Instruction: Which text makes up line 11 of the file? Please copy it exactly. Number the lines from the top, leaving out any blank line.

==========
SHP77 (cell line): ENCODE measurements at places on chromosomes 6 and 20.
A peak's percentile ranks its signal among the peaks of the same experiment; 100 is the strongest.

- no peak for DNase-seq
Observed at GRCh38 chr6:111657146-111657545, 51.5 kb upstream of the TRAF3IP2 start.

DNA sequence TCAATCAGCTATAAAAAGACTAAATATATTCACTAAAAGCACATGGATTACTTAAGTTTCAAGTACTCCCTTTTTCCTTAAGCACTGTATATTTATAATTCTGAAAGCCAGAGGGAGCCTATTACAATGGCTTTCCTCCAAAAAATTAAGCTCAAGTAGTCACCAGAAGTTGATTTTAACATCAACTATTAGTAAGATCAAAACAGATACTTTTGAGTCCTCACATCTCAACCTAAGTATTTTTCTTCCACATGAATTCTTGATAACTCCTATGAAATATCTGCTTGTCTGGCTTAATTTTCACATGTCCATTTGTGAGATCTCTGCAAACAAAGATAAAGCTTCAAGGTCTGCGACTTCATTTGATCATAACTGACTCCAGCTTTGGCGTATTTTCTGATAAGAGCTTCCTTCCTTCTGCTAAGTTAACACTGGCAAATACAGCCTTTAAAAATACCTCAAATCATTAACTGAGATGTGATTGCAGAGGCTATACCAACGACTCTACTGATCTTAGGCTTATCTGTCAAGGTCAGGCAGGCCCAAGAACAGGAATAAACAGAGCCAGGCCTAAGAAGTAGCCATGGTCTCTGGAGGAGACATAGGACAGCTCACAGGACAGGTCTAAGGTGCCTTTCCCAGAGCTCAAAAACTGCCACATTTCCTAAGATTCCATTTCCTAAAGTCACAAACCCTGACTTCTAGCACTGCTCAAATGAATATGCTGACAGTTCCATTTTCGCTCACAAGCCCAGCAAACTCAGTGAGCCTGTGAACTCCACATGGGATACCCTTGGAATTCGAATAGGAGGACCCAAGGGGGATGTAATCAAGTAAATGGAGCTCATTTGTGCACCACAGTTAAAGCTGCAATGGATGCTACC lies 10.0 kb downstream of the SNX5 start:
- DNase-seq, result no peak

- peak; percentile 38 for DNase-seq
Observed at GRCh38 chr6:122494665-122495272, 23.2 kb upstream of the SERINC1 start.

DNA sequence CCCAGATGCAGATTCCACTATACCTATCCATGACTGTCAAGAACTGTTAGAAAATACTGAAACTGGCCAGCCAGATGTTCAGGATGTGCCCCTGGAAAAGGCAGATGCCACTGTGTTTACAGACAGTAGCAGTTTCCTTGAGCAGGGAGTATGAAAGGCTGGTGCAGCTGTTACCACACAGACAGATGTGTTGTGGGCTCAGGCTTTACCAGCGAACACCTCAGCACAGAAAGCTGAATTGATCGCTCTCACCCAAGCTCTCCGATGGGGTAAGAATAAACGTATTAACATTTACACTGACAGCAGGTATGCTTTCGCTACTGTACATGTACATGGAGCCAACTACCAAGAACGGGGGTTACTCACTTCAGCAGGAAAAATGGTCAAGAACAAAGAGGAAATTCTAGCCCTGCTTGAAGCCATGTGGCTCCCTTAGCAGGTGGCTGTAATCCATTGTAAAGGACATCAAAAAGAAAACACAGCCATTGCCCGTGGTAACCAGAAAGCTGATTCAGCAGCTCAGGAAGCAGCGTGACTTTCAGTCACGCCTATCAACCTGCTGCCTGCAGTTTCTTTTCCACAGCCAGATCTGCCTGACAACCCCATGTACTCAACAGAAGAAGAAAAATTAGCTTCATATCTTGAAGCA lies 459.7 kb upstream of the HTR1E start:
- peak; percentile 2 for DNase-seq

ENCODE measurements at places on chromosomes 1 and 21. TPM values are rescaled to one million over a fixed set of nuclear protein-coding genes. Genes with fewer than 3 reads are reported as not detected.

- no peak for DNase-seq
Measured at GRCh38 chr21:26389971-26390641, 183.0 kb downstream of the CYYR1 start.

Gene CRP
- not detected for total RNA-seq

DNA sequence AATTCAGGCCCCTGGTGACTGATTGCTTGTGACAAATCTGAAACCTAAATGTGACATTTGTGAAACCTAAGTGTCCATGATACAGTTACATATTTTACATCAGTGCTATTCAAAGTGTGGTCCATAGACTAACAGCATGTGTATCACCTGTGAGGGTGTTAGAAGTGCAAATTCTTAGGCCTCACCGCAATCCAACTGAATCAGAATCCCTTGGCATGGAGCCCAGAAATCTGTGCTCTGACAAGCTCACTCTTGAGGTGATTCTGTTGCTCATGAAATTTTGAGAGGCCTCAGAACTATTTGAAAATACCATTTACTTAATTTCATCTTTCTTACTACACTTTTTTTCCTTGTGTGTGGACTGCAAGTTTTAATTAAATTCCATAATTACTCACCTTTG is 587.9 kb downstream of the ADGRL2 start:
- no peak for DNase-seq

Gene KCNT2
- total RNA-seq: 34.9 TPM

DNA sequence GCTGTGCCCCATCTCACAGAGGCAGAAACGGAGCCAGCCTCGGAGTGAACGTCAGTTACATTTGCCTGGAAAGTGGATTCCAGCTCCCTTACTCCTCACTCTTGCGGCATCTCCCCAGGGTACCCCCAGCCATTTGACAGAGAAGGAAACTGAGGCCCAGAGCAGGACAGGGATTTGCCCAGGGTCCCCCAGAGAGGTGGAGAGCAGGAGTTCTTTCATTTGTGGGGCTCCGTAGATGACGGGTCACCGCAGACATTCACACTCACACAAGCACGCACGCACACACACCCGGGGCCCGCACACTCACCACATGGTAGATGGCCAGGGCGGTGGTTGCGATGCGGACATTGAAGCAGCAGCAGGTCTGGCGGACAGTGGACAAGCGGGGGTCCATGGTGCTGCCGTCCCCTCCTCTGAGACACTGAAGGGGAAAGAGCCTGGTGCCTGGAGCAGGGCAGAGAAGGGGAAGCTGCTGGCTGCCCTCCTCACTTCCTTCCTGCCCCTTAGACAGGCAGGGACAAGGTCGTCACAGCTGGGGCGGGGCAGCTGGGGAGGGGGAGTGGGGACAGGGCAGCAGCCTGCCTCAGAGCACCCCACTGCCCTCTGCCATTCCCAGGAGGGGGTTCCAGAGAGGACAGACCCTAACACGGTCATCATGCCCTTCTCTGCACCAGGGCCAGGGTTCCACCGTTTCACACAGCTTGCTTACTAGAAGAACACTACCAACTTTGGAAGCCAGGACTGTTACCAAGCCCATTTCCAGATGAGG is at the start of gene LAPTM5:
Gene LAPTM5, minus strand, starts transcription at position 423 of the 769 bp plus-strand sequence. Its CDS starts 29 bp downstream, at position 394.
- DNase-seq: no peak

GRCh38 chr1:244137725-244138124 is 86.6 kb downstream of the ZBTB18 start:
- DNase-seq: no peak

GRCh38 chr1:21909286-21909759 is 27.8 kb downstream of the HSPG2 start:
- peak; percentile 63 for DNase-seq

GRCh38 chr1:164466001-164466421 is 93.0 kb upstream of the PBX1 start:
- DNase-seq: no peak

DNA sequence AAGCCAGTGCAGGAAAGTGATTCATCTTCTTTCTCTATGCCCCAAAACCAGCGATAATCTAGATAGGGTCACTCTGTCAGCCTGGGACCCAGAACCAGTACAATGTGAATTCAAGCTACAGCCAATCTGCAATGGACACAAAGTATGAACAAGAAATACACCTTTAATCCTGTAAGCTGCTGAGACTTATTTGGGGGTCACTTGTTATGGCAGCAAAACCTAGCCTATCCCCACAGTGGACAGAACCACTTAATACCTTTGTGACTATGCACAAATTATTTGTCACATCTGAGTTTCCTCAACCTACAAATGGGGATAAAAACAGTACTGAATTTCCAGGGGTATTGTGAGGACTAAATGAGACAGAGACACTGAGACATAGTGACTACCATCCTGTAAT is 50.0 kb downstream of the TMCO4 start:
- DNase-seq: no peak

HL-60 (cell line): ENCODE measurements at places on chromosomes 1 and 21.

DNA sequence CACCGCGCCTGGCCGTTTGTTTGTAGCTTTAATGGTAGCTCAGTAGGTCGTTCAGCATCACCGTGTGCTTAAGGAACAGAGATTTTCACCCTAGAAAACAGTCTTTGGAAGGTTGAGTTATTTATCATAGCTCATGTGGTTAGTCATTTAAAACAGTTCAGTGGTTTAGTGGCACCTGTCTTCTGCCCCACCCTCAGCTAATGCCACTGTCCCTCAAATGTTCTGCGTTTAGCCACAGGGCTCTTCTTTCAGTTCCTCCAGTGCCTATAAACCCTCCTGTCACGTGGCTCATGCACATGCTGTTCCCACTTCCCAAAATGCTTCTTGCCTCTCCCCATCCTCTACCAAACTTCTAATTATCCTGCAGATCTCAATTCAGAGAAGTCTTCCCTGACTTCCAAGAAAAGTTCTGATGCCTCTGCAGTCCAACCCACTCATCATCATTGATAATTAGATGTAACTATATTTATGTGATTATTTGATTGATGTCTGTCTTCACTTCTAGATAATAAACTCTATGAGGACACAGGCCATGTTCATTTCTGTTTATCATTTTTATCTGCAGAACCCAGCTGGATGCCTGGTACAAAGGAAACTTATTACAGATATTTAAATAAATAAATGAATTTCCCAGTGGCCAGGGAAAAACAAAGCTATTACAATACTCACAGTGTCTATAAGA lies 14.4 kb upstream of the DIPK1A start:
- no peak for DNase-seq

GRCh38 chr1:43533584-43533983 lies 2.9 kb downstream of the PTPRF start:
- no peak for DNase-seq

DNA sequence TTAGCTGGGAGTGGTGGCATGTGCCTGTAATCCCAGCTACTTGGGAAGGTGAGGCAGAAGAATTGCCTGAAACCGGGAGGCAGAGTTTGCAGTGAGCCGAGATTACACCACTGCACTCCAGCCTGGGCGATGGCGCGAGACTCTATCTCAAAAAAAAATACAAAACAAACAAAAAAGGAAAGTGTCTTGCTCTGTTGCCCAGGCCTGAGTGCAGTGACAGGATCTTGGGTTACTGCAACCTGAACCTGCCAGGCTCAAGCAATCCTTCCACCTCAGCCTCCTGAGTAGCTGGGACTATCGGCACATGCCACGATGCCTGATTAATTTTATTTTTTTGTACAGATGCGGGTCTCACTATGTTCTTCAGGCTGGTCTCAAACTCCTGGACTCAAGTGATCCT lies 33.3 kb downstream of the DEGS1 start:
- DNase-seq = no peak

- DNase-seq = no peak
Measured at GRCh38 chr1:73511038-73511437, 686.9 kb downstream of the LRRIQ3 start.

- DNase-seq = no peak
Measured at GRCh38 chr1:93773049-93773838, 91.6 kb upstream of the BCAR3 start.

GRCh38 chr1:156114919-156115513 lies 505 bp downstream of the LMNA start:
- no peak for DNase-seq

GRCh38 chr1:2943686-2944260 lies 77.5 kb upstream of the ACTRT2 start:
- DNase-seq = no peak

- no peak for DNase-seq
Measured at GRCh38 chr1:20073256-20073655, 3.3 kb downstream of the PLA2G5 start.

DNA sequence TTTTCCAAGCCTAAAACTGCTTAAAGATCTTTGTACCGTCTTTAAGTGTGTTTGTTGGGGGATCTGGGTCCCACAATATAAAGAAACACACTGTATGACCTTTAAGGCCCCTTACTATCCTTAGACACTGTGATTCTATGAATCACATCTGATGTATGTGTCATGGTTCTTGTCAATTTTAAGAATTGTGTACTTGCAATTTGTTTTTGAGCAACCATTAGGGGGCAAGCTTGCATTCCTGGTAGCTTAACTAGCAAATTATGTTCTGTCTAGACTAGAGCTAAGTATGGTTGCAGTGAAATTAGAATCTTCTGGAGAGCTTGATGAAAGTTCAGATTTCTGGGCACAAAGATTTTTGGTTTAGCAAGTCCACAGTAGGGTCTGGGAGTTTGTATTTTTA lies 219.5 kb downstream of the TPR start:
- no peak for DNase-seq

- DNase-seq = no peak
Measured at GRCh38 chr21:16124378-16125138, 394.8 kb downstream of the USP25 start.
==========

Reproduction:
ENCODE measurements at places on chromosomes 1 and 21. TPM values are rescaled to one million over a fixed set of nuclear protein-coding genes. Genes with fewer than 3 reads are reported as not detected.